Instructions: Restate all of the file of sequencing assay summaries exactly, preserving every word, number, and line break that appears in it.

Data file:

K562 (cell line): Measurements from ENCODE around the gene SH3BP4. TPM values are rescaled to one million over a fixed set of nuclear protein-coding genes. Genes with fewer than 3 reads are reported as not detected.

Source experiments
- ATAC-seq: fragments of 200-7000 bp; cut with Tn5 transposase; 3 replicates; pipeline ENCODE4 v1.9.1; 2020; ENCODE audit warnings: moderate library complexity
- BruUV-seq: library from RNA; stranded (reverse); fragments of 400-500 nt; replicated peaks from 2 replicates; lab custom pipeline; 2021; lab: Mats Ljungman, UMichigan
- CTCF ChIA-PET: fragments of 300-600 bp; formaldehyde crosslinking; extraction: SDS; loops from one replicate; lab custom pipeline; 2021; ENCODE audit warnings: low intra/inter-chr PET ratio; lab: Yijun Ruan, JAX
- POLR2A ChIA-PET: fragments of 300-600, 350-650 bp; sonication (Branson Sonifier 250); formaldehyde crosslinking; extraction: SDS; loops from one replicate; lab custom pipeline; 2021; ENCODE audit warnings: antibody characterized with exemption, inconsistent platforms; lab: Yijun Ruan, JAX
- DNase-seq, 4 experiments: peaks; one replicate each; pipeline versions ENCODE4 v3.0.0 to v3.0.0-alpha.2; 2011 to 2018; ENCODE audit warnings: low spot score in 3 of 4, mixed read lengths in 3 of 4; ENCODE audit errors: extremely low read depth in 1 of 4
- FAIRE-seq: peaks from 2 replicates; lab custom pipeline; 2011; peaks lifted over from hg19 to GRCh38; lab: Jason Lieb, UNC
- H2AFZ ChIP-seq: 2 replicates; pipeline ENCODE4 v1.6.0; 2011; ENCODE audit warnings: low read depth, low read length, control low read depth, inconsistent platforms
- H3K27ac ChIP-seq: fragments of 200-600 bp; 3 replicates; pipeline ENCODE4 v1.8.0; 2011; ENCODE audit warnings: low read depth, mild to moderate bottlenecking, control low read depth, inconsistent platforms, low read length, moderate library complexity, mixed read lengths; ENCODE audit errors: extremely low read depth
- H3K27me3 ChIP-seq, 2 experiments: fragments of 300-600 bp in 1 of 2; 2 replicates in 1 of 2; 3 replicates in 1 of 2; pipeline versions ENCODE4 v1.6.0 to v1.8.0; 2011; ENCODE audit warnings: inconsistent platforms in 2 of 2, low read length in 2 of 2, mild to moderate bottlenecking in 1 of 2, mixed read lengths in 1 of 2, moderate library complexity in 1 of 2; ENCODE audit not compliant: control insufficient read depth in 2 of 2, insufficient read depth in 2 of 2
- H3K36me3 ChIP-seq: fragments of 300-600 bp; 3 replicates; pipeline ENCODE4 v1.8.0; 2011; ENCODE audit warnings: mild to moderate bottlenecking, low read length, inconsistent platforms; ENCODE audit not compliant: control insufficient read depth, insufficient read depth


K562 (cell line): Measurements from ENCODE around the gene SH3BP4. TPM values are rescaled to one million over a fixed set of nuclear protein-coding genes. Genes with fewer than 3 reads are reported as not detected.

Source experiments
- ATAC-seq: fragments of 200-7000 bp; cut with Tn5 transposase; 3 replicates; pipeline ENCODE4 v1.9.1; 2020; ENCODE audit warnings: moderate library complexity
- BruUV-seq: library from RNA; stranded (reverse); fragments of 400-500 nt; replicated peaks from 2 replicates; lab custom pipeline; 2021; lab: Mats Ljungman, UMichigan
- CTCF ChIA-PET: fragments of 300-600 bp; formaldehyde crosslinking; extraction: SDS; loops from one replicate; lab custom pipeline; 2021; ENCODE audit warnings: low intra/inter-chr PET ratio; lab: Yijun Ruan, JAX
- POLR2A ChIA-PET: fragments of 300-600, 350-650 bp; sonication (Branson Sonifier 250); formaldehyde crosslinking; extraction: SDS; loops from one replicate; lab custom pipeline; 2021; ENCODE audit warnings: antibody characterized with exemption, inconsistent platforms; lab: Yijun Ruan, JAX
- DNase-seq, 4 experiments: peaks; one replicate each; pipeline versions ENCODE4 v3.0.0 to v3.0.0-alpha.2; 2011 to 2018; ENCODE audit warnings: low spot score in 3 of 4, mixed read lengths in 3 of 4; ENCODE audit errors: extremely low read depth in 1 of 4
- FAIRE-seq: peaks from 2 replicates; lab custom pipeline; 2011; peaks lifted over from hg19 to GRCh38; lab: Jason Lieb, UNC
- H2AFZ ChIP-seq: 2 replicates; pipeline ENCODE4 v1.6.0; 2011; ENCODE audit warnings: low read depth, low read length, control low read depth, inconsistent platforms
- H3K27ac ChIP-seq: fragments of 200-600 bp; 3 replicates; pipeline ENCODE4 v1.8.0; 2011; ENCODE audit warnings: low read depth, mild to moderate bottlenecking, control low read depth, inconsistent platforms, low read length, moderate library complexity, mixed read lengths; ENCODE audit errors: extremely low read depth
- H3K27me3 ChIP-seq, 2 experiments: fragments of 300-600 bp in 1 of 2; 2 replicates in 1 of 2; 3 replicates in 1 of 2; pipeline versions ENCODE4 v1.6.0 to v1.8.0; 2011; ENCODE audit warnings: inconsistent platforms in 2 of 2, low read length in 2 of 2, mild to moderate bottlenecking in 1 of 2, mixed read lengths in 1 of 2, moderate library complexity in 1 of 2; ENCODE audit not compliant: control insufficient read depth in 2 of 2, insufficient read depth in 2 of 2
- H3K36me3 ChIP-seq: fragments of 300-600 bp; 3 replicates; pipeline ENCODE4 v1.8.0; 2011; ENCODE audit warnings: mild to moderate bottlenecking, low read length, inconsistent platforms; ENCODE audit not compliant: control insufficient read depth, insufficient read depth